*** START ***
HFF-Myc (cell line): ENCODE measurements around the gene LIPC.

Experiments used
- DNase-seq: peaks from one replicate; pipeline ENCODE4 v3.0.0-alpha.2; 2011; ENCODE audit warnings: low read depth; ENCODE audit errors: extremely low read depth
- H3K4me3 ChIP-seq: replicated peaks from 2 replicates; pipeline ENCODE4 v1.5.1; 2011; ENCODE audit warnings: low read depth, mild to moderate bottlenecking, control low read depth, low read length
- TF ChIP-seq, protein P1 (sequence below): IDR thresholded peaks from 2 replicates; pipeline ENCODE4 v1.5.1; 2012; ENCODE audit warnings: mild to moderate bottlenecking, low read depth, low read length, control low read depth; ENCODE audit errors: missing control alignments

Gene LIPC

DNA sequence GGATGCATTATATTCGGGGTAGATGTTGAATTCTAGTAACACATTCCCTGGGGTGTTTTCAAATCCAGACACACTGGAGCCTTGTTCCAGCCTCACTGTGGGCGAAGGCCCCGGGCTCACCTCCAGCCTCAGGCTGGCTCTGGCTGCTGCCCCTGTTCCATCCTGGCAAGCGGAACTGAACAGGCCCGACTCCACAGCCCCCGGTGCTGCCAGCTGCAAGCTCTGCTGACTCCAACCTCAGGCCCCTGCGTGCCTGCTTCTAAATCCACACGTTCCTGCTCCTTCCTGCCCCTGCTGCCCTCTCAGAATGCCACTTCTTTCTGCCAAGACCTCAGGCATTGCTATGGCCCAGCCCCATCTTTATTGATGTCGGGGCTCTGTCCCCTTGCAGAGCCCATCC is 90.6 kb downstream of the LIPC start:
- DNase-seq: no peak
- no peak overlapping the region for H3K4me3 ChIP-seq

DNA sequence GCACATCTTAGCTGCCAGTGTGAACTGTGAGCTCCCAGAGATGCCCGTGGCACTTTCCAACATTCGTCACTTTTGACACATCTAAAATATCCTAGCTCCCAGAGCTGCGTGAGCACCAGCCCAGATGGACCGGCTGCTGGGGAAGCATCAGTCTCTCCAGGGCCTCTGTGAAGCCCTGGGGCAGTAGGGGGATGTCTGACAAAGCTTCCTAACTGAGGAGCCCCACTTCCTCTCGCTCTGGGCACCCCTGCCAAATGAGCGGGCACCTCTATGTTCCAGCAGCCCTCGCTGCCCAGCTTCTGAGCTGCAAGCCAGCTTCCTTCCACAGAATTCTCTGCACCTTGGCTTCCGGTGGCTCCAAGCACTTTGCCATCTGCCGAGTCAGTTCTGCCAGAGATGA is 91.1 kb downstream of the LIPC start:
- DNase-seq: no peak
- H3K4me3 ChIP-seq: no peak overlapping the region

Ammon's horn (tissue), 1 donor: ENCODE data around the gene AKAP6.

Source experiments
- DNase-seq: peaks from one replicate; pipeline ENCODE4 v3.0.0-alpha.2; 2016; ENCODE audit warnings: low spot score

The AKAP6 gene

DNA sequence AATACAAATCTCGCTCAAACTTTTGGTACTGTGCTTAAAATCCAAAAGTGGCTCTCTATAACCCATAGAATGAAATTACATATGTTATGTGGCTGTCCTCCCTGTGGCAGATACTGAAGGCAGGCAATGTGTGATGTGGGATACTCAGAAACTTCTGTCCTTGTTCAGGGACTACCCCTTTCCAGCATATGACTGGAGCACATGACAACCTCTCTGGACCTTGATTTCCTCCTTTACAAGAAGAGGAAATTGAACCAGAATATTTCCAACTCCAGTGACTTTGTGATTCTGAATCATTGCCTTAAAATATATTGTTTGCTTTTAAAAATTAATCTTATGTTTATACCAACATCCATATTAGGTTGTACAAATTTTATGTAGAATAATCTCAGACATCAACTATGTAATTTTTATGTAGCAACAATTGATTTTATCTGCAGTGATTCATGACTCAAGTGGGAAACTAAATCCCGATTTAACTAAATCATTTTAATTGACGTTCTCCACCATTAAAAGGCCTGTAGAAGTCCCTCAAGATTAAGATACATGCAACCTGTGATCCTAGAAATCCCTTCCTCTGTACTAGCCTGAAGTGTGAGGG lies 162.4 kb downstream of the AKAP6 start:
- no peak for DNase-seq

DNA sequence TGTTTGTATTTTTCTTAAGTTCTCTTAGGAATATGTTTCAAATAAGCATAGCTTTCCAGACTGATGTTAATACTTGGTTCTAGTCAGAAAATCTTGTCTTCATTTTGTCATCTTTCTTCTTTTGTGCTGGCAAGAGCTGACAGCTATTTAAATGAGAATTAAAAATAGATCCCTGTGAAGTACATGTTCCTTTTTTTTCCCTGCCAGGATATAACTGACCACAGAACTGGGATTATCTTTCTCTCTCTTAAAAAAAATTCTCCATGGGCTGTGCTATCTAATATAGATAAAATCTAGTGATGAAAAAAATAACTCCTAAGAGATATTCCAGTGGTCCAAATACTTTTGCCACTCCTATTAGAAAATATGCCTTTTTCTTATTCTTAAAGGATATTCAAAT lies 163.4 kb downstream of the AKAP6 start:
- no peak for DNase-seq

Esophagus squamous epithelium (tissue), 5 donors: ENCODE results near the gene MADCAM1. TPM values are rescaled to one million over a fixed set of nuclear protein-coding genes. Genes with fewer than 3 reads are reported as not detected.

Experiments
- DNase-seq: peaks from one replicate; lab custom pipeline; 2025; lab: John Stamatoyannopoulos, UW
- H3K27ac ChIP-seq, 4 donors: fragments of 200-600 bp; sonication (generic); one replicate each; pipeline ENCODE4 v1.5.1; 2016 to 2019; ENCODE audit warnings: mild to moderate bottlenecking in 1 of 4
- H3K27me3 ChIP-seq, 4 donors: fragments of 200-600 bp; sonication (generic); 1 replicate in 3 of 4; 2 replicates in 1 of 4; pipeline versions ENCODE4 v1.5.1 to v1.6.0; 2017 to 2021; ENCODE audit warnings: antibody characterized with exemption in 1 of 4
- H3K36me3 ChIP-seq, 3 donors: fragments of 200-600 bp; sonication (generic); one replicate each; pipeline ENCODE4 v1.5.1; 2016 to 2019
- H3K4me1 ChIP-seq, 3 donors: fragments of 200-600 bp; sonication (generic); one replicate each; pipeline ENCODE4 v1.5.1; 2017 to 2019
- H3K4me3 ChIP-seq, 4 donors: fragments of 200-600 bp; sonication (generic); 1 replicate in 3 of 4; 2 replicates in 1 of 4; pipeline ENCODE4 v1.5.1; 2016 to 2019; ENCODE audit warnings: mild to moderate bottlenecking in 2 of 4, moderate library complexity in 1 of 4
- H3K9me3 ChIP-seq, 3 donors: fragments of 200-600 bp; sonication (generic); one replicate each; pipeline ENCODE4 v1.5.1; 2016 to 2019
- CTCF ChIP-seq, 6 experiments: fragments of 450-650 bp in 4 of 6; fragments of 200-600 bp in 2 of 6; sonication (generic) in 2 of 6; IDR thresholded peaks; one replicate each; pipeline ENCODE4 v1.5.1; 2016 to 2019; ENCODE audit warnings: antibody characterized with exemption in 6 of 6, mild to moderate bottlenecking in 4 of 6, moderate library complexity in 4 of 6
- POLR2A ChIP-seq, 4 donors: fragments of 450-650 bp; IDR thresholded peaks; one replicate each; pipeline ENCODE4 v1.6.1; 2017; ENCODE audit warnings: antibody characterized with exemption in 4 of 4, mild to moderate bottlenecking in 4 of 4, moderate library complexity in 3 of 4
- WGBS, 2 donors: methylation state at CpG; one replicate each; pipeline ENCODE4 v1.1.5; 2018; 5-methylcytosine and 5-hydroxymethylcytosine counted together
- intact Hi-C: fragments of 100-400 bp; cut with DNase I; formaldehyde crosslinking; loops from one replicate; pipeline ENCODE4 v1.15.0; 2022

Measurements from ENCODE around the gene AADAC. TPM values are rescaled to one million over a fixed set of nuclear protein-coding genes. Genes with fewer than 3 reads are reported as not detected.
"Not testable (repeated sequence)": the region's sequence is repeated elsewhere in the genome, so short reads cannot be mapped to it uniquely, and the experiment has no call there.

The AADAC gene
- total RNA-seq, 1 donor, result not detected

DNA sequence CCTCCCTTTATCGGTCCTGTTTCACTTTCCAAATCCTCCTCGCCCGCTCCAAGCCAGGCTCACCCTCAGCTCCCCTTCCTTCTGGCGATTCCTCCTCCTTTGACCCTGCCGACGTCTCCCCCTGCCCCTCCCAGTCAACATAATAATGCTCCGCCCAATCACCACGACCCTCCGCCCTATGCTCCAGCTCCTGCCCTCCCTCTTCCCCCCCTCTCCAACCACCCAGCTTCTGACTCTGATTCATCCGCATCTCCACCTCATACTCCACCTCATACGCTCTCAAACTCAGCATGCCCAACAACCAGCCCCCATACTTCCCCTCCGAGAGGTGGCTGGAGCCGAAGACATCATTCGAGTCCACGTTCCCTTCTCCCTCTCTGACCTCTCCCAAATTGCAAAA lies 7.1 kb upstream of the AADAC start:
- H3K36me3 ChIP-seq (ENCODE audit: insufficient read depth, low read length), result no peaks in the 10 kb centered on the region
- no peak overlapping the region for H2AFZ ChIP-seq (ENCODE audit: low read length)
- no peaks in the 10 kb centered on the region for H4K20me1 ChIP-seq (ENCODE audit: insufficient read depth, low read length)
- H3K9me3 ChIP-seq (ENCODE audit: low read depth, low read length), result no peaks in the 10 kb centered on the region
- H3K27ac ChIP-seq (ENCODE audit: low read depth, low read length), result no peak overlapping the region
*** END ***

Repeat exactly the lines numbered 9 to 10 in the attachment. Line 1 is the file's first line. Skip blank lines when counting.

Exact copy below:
- no peak overlapping the region for H3K4me3 ChIP-seq

DNA sequence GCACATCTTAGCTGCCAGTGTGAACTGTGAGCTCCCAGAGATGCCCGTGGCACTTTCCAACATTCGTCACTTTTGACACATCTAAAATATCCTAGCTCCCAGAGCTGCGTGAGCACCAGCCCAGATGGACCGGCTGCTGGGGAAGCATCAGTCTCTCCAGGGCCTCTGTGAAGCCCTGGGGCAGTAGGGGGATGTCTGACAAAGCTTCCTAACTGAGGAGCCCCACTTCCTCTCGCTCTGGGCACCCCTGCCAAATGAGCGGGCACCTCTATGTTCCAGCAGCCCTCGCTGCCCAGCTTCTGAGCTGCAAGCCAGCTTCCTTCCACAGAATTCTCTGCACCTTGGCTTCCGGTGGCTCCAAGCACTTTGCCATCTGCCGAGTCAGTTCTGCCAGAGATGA is 91.1 kb downstream of the LIPC start: